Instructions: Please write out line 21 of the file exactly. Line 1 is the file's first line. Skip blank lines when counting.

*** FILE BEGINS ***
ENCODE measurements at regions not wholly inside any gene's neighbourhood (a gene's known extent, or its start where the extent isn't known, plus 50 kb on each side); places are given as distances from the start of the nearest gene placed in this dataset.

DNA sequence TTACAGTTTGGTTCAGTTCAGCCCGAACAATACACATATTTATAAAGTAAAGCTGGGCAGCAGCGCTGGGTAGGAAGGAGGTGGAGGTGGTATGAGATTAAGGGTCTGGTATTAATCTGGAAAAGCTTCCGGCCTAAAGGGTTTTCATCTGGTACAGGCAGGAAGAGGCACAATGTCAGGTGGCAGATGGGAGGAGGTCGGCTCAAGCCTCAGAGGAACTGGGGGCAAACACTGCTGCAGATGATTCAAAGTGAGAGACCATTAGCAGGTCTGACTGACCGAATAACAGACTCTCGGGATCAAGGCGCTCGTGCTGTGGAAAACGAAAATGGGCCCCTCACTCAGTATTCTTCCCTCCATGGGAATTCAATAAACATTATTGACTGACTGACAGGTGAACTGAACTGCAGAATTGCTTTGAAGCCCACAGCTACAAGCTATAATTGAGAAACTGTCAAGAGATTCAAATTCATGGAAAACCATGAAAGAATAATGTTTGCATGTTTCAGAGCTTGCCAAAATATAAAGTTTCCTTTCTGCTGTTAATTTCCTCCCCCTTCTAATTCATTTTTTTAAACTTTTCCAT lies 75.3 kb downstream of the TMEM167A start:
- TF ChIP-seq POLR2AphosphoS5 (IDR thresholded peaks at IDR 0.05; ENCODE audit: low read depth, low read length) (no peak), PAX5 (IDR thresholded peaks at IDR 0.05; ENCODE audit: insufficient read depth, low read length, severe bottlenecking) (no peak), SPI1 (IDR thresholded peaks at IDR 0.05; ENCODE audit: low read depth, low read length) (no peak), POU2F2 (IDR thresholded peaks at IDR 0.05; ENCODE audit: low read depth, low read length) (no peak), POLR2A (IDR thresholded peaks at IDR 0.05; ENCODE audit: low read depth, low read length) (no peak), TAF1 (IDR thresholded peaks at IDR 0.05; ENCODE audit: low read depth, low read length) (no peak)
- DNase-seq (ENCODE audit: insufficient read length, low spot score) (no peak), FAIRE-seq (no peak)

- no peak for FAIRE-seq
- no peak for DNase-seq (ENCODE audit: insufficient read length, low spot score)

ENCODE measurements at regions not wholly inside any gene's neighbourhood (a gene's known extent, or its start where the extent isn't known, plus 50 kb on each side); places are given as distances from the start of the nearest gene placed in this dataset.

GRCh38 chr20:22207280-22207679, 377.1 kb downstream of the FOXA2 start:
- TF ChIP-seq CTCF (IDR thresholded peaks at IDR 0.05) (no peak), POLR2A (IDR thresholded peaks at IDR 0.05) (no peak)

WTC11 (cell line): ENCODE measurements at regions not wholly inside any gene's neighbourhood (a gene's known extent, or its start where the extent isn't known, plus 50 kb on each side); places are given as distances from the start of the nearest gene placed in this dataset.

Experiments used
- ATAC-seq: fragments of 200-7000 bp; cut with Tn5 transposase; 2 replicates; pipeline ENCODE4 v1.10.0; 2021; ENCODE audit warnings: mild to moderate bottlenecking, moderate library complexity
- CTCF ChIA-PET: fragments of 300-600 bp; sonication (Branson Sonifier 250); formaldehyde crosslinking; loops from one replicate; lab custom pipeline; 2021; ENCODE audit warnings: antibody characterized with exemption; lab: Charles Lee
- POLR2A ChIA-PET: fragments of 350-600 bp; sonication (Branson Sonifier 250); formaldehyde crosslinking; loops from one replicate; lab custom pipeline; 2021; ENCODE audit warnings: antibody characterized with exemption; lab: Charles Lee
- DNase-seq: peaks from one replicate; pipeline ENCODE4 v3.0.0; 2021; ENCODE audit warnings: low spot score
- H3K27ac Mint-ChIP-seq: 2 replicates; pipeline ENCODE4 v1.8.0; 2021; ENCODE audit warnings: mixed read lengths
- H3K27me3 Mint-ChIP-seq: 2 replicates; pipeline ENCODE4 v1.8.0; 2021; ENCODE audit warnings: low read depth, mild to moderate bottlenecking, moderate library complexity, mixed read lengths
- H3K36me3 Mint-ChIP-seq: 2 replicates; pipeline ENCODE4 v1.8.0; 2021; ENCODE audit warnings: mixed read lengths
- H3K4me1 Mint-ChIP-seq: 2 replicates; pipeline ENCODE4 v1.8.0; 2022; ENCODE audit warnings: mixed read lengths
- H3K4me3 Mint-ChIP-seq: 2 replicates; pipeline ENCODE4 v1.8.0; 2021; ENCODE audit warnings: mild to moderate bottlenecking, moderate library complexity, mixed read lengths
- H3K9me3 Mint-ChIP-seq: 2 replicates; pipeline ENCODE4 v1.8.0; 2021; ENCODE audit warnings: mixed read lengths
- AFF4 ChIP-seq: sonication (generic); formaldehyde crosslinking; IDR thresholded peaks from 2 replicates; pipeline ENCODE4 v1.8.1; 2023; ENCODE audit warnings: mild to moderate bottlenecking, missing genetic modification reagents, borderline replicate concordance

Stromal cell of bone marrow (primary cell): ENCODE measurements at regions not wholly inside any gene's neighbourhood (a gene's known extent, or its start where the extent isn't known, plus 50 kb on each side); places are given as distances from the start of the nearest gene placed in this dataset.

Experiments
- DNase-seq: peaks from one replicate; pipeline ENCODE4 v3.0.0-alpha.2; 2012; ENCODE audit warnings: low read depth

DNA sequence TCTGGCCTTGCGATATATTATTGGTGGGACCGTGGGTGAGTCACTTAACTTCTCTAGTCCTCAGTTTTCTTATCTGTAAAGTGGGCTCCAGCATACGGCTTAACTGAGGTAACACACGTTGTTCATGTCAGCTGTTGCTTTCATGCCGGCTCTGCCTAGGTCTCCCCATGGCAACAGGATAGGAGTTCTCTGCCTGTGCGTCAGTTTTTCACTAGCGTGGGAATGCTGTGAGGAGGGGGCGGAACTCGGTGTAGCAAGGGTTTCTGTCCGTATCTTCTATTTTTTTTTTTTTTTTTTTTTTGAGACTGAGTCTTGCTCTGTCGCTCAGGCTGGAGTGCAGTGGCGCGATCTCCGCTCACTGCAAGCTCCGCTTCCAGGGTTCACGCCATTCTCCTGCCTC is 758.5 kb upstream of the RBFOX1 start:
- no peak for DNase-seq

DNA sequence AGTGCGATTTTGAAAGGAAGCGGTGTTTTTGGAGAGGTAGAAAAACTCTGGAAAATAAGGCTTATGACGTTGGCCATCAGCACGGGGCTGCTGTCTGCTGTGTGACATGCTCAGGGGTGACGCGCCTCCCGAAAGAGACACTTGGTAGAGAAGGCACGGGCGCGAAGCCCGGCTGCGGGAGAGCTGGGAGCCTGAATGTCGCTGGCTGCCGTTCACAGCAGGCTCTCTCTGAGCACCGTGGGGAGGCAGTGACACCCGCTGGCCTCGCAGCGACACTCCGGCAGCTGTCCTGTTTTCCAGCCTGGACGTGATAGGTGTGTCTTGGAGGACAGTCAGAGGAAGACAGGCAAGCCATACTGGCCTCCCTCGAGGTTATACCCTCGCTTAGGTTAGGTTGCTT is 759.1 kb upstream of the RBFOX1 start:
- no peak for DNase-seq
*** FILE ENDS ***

- H3K9me3 Mint-ChIP-seq: 2 replicates; pipeline ENCODE4 v1.8.0; 2021; ENCODE audit warnings: mixed read lengths